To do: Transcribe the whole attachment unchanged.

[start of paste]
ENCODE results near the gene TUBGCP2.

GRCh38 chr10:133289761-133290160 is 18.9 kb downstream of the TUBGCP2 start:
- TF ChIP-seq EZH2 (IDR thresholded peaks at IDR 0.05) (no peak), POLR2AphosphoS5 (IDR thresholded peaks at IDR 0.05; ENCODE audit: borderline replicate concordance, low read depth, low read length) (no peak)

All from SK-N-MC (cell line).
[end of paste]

ENCODE results near the gene TUBGCP2.

GRCh38 chr10:133289761-133290160 is 18.9 kb downstream of the TUBGCP2 start:
- TF ChIP-seq EZH2 (IDR thresholded peaks at IDR 0.05) (no peak), POLR2AphosphoS5 (IDR thresholded peaks at IDR 0.05; ENCODE audit: borderline replicate concordance, low read depth, low read length) (no peak)

All from SK-N-MC (cell line).